ICC Game Parrott-Skinner










 


(1) Parrott,K - Skinner,B [D60]
Bronowski Trophy, 05.04.2004
[Kevin Parrott]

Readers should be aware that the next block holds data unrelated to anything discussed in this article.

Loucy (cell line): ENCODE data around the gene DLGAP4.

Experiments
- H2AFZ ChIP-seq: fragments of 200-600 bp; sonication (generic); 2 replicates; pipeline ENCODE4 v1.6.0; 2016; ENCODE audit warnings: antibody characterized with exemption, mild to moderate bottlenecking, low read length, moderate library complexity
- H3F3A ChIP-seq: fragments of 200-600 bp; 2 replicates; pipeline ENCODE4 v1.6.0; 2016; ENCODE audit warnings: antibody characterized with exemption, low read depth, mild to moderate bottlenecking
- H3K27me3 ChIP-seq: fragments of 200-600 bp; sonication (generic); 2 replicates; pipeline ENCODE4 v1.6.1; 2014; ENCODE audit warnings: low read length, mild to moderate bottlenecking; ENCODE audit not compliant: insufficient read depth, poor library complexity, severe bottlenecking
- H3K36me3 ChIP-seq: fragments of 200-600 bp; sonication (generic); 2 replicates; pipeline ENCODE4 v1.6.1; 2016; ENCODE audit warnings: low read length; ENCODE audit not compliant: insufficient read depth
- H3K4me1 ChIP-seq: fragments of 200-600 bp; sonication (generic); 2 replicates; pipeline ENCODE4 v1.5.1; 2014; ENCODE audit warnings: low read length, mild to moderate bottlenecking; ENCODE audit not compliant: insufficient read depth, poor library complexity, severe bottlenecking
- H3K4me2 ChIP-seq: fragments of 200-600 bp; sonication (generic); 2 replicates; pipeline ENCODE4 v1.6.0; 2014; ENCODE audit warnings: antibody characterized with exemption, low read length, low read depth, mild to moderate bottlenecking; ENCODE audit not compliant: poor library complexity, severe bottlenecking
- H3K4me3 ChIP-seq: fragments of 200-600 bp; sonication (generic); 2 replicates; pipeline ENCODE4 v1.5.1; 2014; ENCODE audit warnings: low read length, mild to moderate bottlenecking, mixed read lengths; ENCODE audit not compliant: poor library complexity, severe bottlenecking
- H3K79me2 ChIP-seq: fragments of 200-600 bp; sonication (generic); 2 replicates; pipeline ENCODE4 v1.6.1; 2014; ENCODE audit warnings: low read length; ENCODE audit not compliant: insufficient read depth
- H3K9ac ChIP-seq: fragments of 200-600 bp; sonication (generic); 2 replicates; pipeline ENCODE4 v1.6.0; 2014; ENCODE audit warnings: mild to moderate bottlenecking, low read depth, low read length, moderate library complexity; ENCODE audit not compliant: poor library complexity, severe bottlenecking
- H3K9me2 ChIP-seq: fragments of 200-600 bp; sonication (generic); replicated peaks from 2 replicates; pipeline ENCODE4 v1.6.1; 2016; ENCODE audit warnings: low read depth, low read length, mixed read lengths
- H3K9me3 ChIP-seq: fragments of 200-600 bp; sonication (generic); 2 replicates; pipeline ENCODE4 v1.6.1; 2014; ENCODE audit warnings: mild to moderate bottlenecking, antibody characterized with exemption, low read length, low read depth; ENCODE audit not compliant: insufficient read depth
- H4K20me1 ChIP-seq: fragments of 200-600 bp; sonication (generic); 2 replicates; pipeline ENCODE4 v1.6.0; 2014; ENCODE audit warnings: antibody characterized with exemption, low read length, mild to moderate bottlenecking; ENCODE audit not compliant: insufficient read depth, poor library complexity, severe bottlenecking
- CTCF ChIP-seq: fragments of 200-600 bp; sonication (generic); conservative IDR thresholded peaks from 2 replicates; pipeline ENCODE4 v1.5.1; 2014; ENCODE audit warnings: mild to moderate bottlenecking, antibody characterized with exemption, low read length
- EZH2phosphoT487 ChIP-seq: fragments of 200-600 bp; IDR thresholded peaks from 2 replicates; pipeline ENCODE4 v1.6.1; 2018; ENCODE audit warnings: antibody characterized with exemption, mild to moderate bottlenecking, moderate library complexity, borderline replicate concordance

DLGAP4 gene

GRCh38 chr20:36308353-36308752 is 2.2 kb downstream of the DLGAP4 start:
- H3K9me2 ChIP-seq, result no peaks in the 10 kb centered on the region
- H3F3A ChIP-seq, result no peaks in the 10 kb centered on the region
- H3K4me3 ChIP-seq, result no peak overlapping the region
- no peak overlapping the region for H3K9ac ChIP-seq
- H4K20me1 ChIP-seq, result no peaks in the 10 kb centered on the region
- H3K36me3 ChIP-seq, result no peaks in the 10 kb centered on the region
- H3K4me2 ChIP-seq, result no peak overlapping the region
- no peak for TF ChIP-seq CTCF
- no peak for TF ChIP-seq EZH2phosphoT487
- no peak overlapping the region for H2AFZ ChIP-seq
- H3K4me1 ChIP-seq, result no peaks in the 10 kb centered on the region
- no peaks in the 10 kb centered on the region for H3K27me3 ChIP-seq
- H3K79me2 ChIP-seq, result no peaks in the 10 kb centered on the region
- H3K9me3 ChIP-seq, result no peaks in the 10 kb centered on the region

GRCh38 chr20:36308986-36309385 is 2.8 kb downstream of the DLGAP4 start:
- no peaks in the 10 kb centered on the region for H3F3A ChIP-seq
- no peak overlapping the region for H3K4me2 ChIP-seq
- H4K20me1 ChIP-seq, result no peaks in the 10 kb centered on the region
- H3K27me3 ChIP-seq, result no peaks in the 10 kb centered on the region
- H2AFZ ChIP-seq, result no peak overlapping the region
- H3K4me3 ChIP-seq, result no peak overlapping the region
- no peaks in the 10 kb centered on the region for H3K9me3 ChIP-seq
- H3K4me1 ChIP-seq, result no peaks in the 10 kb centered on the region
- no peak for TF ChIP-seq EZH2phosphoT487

Every Dog Has His Day! I had rung Geoff Naldrett a few weeks before the match offering to be on standby. This was mainly to spare Geoff having to ring around anxiously on the day of the match and potentially having to default a bottom board. My intention was to attend regardless and stay for an hour or so - to say 'hello' to people and to watch some chess. When Geoff rang me on the day, I was secretly pleased to be participating but also concerned about being able to contribute in a match of such importance. I arrived at 40 Melton Street - and duly went through the security process, including being given a visitor's badge that had Reason For Visit as CHEST (sic). By coincidence, I travelled up in the lift to the 14th floor with Brian Skinner, who, it turned out, would be my opponent. I went through the usual procedures - locating where the toilets were, where the food and drink was, confirming the time control details and which end of the room would be housing the lower boards. I chatted with people I knew well, nodded at those I knew on nodding terms, and was studiously ignored by those who studiously ignore people. I felt a little strange as I have feet in both camps - I play for Asphalia in the Commercial League. The views from the room were excellent - you could see the Millennium Wheel, the 'gherkin' and many other London landmarks. You could also see the rain clouds forming in the distance. My first feeling when I saw the board order was one of relief at avoiding George Monk - he had politely kicked my head in the previous year. I noted that, as expected, ICC had the grading advantage on the top boards but we were outgraded at the lower end. After physically re-arranging the bottom 2 boards so that players could more easily move around during the evening, the match got underway. 1.d4 d5 2.c4 e6 3.Nc3 Nf6 4.Bg5 Be7 5.Nf3 Nbd7 6.e3 0-0 7.cxd5 All pretty bog standard to this point. A position that has been reached many millions of times. I have taken to playing the Exchange variation - the idea is to exert some pressure down the c file in due course. 7...Nxd5 This surprised me - I was expecting exd5 as it gives him more space and diagonals over to my King. 8.Bxe7 Qxe7 9.e4 If I had known he would play Nxd5 then I might have played cxd5 earlier. This would save a tempo. Next time! Back to the actual game - in a minor way, this was my first real decision. I had made an internal pact that I would refrain from my normal policy of timidity. Frequently, my play exhibits too much caution and fear of shadows. I wanted to be the one who decided where we went in the game. The other thing was more concrete - I wanted control of the centre. 9...Nxc3 10.bxc3 OK - the centre is mine, at least for the time being. 10...Qa3 This was played out quickly. After the game, my opponent was critical of this move adding that 'it loses a tempo'. I won't argue with that analysis. 11.Qc2 Re8 12.Bd3 e5 13.0-0 I decided to get on with my development. Taking on e5 would be daft and if he wants to take on d4 then 'go ahead, mate'. 13...a6 'Hello', I thought. I recognised this type of move. It looked timid and didn't help him get his bishop and rook into the game. I felt like I had the initiative. Past games where I had gradually blown big leads in development crowded into my mind. Please, not this time! 14.Rfe1 Qd6 The aforementioned tempo is duly spent. 15.Bc4 I like pointing bishops at Kings - and it was my turn to use up a tempo! 15...b5 16.Bb3 Qf6 17.Rac1 Bb7 18.Qd2 Rad8 It hasn't taken long for Black's position to look a lot better. 19.c4 I hadn't worked it all out - but I wanted to get things going on the c file. 19...c5 Oh dear. That wasn't what I had planned! 20.d5 This removed most of the complication - taking on c5 or e5 opens things up for Black. I didn't want that. Besides, a passed pawn might take up my opponent's mental and physical resources. 20...b4 21.Ba4 Rf8 22.Qb2 Nb6 The pin on his rook has gone and my bishop goes back to being a glorified pawn. 23.Bb3 Rfe8 24.Rf1 I debated for quite a while about this move. I wanted to get my knight to d3 to attack his weak c and e pawns. I decided to put the rook on f1 - after consultation with my old friend, Mr Hindsight, Red1 might have been better. 24...Rd6 Clearly, Black thought I should have played Red1. Rd6 pleased me. Now that particular rook couldn't defend the c and e pawns. 25.Ne1 g5 26.Nd3 Rc8 27.f3 Taking the e5 pawn would be met by Re8 and the loss of my own e pawn. 27...a5 28.Qf2 a4 Black had less than a minute on the clock for his next two moves - I had more than five. My opponent was clearly under pressure. He had said several times times, "it's one of those games" and taken to sighing. I knew from bitter experience that the last thing that you want when under time pressure is to have to think through complication. I didn't want to back down by withdrawing the bishop - I decided to roll the dice. 29.Nxc5 axb3 I was ready for 29...Rxc5 30.Qxc5 axb3 31.axb3 which would give Black two pieces for rook and two pawns. The b4 pawn would be the next target. 30.Nxb7 Nxc4 He made it with seconds to spare. But now I could win the exchange. Fritz recommends 30...Rd7. It would have minimised Black's disadvantage e.g. 31.Nc5 Rdc7 32.Nxb3 Nxc4 and White is a pawn ahead. 31.axb3 Fritz confirms that 31.Nxd6 would have been marginally more clinical e.g. 31...Nxd6 32.Rxc8+ Nxc8 33.axb3. 31...Rb6 32.Na5 Nxa5 33.Rxc8+ Kg7 Around about now, Geoff Naldrett came over and said, "You need to win for us to win the match". No pressure then! It's a won game if it was correspondence but quickplay is another beast entirely. 34.Rb1 h5 35.Qc5 I have spotted the combination that follows. 35...Nb7 36.Qf8+ Kg6 37.Qg8+ Qg7 Kh6 would have prolonged things, admittedly. My combination wasn't quite faultless! 38.Rc6+ He resigned - a big relief. I like it when opponents resign - it is good for the stress levels. A pair of rooks and the Queens would come off - the passed pawn would cost him his knight. All things considered, my last move was one of the best I have ever played. Geoff Naldrett said loudly, "Kevin Parrott is the hero". Mike Wickham sportingly tapped me on the arm and said "Well done". Paul Barclay was complimentary about the winning combination. It might be childish to relate but it felt good to be described as a hero, especially as this was my first Bronowski win ever. Insurance had won! Ian Hunnable did his Lazarus impersonation to get the score to 9-7. Brian Skinner and I chatted afterwards about the game. He showed himself to be a gentleman. Though disappointed with his performance, he was complimentary and courteous. Brian had never lost in the Bronowski before - he had played for Civil Service in the past. We travelled down in the lift together. We made our way to Euston station. He was walking on the ground - I was walking on air! (Particular thanks to James Aldred for Fritz analysis and help with accuracy). 1-0